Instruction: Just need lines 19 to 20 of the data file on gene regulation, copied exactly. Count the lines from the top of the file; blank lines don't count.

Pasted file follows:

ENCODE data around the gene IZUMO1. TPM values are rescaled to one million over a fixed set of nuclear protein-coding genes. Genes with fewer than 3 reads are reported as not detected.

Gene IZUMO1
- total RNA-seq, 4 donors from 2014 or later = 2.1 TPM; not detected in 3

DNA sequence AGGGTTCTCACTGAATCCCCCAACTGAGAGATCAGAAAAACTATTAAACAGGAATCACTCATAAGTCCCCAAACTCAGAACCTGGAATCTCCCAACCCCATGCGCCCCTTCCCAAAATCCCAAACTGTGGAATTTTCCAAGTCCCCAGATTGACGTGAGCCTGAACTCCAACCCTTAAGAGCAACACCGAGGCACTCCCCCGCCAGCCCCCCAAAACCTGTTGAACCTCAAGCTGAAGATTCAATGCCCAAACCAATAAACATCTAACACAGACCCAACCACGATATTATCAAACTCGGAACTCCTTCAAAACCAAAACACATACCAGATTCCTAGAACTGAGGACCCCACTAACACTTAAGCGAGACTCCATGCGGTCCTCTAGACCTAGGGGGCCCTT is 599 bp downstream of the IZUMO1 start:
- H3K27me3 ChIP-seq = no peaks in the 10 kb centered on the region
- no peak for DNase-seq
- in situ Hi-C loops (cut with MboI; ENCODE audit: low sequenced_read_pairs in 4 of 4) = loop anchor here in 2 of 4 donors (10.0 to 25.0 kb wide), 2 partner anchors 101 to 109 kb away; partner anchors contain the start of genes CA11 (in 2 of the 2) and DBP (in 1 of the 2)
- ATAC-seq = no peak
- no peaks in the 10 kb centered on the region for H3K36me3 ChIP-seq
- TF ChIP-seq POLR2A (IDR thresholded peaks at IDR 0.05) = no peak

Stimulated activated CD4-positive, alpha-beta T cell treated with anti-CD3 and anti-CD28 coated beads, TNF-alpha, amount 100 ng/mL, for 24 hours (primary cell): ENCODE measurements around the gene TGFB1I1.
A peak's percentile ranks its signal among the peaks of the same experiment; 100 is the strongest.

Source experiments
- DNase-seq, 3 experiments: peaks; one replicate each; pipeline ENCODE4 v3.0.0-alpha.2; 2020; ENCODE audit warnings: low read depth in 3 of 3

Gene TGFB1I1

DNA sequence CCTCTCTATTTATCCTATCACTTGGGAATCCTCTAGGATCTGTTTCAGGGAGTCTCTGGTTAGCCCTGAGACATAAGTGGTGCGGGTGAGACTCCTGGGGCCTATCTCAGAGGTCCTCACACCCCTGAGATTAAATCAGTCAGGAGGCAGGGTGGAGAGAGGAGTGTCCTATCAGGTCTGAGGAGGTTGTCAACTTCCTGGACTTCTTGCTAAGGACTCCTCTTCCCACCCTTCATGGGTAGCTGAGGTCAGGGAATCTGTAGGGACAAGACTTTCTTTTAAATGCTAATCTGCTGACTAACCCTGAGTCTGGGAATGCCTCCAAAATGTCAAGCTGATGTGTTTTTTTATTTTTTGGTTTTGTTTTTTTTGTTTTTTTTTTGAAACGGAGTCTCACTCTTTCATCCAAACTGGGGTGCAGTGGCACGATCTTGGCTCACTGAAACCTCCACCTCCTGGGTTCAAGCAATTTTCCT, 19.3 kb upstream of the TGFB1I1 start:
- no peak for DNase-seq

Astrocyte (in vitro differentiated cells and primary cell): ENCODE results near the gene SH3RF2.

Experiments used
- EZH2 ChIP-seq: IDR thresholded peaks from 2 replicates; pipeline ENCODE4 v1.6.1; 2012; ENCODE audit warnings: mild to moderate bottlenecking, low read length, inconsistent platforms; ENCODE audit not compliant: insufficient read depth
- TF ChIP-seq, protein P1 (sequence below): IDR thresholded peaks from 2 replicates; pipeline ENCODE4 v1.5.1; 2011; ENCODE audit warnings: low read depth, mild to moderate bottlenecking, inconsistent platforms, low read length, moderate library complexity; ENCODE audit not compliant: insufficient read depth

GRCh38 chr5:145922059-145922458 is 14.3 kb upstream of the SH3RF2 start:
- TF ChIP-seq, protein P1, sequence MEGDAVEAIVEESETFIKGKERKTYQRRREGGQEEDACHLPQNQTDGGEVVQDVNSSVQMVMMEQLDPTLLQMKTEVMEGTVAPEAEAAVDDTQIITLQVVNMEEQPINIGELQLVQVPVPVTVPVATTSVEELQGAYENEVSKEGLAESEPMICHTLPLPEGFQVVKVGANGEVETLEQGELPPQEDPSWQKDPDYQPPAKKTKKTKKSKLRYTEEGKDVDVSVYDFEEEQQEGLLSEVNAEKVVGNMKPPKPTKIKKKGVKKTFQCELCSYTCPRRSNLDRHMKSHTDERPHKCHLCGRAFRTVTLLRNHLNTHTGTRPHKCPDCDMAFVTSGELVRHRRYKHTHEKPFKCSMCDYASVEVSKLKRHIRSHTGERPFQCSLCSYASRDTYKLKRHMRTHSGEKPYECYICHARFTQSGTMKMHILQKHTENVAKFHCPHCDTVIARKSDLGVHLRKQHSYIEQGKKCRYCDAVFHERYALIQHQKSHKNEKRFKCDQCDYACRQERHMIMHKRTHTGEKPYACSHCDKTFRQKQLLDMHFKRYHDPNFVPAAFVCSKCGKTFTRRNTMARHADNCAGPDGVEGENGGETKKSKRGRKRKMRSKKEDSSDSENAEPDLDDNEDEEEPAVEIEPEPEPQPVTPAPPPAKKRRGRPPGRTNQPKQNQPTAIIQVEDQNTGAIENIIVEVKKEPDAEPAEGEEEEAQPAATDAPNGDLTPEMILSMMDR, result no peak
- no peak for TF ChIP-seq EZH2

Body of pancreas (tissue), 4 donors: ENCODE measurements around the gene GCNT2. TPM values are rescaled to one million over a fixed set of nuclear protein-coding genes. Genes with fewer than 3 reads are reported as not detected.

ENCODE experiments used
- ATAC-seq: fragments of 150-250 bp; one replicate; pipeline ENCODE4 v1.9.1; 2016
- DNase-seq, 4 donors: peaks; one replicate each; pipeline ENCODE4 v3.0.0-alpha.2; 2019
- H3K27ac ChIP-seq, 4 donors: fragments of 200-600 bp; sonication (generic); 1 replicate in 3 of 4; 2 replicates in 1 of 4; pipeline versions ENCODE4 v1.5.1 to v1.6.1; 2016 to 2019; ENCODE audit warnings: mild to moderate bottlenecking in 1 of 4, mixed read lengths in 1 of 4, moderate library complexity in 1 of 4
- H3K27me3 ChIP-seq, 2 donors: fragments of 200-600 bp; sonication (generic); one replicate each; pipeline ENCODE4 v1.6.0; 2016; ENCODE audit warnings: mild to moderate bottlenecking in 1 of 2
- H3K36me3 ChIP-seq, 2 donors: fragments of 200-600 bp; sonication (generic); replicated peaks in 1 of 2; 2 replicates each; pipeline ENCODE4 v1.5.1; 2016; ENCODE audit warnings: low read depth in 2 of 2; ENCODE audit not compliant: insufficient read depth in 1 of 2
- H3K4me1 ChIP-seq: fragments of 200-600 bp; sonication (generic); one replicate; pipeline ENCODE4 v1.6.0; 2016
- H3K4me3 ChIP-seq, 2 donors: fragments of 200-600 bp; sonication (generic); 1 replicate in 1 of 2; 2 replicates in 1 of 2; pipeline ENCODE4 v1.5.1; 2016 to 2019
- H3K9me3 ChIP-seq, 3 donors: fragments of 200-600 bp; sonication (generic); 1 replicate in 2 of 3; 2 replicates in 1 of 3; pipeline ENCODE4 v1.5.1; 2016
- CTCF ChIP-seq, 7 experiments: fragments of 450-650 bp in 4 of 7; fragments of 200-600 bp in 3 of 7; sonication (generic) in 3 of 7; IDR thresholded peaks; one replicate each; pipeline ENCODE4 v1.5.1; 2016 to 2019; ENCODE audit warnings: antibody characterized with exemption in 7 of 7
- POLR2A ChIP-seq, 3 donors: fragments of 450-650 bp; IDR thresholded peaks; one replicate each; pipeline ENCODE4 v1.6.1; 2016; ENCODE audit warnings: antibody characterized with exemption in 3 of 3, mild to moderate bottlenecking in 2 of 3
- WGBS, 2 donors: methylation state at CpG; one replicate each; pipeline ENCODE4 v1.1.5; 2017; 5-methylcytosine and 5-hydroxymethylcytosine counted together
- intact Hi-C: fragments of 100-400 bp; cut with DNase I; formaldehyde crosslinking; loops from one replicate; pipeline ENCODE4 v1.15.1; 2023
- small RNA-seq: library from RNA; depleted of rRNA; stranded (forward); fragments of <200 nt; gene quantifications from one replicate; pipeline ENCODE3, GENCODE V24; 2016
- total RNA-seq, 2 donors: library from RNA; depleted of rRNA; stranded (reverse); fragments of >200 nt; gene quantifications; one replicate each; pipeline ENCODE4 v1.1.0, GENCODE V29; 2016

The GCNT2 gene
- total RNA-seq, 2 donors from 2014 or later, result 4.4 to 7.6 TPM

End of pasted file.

Experiments used
- EZH2 ChIP-seq: IDR thresholded peaks from 2 replicates; pipeline ENCODE4 v1.6.1; 2012; ENCODE audit warnings: mild to moderate bottlenecking, low read length, inconsistent platforms; ENCODE audit not compliant: insufficient read depth